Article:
At Pitchfork, self-concious hipsters of the world unite

Jeremy Gordon

I’ve counted eight people wearing Sonic Youth t-shirts so far, and I expect the number to rise. This is Pitchfork Music Festival, the annual event celebrating indie music culture that takes place in Chicago’s Union Park, now in its fourth year. This year, the big names include freak-rockers The Flaming Lips, indie guitar jammers Built to Spill, vaguely underground/mainstream rapper Pharoahe Monch and lo-fi darling Wavves.

Over the festival’s three days, thousands of people will pack the field and exchange the experience. My friends and I are joking about all the stereotypical hipster fashion trends we’ve been able to spot – the Sonic Youth shirts, an overabundance of wayfarer sunglasses, ironic t-shirts (a McCain/Palin ’08 tee is a highlight) – until we realized we’re criticizing ourselves, as I’m wearing red flannel and he’s wearing a cowboy plaid shirt.

We giggle uncomfortably, and stop quipping.

Pitchfork, by existing, promotes this kind of cultural recycling – people doing and experiencing the same things as everyone else, but firmly believing that a) they are different and b) other people are lame. It might be an interesting psychological experiment – seeing how members of a sub-culture interact with other members – but at this music festival, it’s a big bummer.

Very rarely do you see people cutting loose and having fun during the concerts. More common is awkward head bobbing and foot-tapping. Starting up conversations with nearby concert-goers, unless by passing a joint, is tough, and forget about getting an invite to an after-party if you don’t look cool at first sight.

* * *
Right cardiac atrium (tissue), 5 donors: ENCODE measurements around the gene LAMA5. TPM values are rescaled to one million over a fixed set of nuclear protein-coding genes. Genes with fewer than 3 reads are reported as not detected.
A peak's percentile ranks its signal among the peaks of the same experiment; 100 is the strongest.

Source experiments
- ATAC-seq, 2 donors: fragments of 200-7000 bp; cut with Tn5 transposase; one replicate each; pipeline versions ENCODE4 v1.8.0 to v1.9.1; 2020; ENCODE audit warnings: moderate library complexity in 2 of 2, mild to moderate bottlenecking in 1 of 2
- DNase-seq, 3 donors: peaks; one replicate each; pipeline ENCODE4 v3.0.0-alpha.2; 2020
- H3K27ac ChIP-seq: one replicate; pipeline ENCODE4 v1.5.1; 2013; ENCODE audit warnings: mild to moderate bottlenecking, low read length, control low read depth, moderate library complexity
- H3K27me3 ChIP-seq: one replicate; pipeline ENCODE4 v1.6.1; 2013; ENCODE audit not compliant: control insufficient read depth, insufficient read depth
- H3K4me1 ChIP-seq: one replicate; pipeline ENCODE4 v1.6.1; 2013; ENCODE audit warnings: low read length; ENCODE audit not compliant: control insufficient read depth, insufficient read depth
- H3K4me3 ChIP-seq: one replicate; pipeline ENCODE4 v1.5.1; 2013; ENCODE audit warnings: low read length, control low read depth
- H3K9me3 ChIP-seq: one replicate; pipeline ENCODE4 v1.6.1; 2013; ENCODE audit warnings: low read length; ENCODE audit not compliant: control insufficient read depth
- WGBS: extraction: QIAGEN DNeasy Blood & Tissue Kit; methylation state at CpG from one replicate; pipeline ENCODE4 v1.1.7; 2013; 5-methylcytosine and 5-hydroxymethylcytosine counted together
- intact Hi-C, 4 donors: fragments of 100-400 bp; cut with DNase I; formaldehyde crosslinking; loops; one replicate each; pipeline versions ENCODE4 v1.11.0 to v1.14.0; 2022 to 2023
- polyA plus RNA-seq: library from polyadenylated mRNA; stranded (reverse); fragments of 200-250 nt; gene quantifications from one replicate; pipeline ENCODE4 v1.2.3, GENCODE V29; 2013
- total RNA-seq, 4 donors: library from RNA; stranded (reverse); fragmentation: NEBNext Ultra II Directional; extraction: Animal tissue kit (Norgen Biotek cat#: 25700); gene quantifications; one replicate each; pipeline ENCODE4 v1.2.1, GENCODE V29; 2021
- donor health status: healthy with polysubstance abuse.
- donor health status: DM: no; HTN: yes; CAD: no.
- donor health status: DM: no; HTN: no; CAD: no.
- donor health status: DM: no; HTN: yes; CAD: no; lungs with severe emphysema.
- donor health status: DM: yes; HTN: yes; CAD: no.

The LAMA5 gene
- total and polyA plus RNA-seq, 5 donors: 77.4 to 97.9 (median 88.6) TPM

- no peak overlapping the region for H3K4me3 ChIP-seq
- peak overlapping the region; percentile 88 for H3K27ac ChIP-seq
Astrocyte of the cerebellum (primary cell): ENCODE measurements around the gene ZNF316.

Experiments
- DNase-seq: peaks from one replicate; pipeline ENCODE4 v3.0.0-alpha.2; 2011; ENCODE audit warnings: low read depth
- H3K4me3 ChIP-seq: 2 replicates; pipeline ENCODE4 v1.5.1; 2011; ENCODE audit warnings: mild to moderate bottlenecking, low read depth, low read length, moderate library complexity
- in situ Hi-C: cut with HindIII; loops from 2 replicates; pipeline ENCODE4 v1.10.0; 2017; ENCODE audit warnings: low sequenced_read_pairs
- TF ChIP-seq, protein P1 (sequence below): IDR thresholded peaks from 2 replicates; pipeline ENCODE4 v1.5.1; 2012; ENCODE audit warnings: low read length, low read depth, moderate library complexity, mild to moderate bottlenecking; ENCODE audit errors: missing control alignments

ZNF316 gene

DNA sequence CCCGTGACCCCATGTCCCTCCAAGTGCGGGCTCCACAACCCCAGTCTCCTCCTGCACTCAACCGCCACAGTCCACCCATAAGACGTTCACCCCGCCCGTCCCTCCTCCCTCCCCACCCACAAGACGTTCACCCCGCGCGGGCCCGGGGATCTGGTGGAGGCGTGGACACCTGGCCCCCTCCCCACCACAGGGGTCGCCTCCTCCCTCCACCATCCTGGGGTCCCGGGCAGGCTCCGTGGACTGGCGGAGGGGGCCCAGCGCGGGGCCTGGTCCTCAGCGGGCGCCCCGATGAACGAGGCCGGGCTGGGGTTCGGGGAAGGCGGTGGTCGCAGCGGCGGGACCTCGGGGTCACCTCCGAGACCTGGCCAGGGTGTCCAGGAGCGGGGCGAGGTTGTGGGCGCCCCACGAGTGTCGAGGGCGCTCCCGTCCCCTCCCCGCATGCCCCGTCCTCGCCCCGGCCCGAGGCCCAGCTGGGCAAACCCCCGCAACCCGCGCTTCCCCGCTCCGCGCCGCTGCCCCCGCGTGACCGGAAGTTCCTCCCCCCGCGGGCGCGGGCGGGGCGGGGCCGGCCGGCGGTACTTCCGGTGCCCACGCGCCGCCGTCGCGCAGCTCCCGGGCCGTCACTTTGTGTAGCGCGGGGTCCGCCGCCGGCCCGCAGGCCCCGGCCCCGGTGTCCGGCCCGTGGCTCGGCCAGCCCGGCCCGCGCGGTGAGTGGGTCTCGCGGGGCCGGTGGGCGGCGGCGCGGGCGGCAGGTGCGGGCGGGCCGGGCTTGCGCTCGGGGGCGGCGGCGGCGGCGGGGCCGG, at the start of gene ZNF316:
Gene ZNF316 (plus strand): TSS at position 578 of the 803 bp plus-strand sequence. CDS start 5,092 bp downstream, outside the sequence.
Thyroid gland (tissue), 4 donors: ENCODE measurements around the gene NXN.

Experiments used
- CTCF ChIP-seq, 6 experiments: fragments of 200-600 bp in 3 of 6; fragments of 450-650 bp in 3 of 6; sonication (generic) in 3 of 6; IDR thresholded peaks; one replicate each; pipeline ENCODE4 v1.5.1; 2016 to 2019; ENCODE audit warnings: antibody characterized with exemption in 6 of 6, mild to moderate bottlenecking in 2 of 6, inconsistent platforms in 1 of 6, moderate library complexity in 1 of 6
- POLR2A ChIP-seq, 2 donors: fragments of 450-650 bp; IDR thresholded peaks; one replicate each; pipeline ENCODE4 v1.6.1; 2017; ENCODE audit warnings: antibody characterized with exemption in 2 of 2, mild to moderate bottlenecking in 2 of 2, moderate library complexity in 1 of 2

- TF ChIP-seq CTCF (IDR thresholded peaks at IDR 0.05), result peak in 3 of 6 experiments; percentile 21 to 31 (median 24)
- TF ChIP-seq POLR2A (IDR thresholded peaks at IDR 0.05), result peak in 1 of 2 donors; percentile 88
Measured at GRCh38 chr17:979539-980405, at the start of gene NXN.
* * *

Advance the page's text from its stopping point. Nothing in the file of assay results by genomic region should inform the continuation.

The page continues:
Though the music is diverse, the festival primarily attracts indie rock fans who have branched into the other genres. They don’t know how to act, so they don’t act at all. During Pharoahe Monch’s set, he had to stop several times to instruct the crowd how to properly move during a rap concert. To no one’s surprise, he got the crowd bobbing their heads up and down. More surprising is that he had to tell them what to do in the first place. It seems incredible that adults and teenagers hopped up on Goose Island and God knows what could need to be told how to have fun, but I saw it for myself.

Of course, I was complicit in all this. I wasn’t moving during Monch’s set (even when he told me to) because I didn’t know his music, and, rather than instinctively dance to it (like normal people do, usually at weddings or bar mitzvahs), I stood mostly still watching other people have at it. It was more comfortable to act myself and be sure that no one would point at me or make fun of my flannel, like I had done to other people earlier in the day.

This, of course, is silly. This is not how people should act at music festivals, and yet, it was all that happened at Pitchfork. Beyond the image, the music is still good. Unfortunately, the people don’t seem to want to find that out for themselves.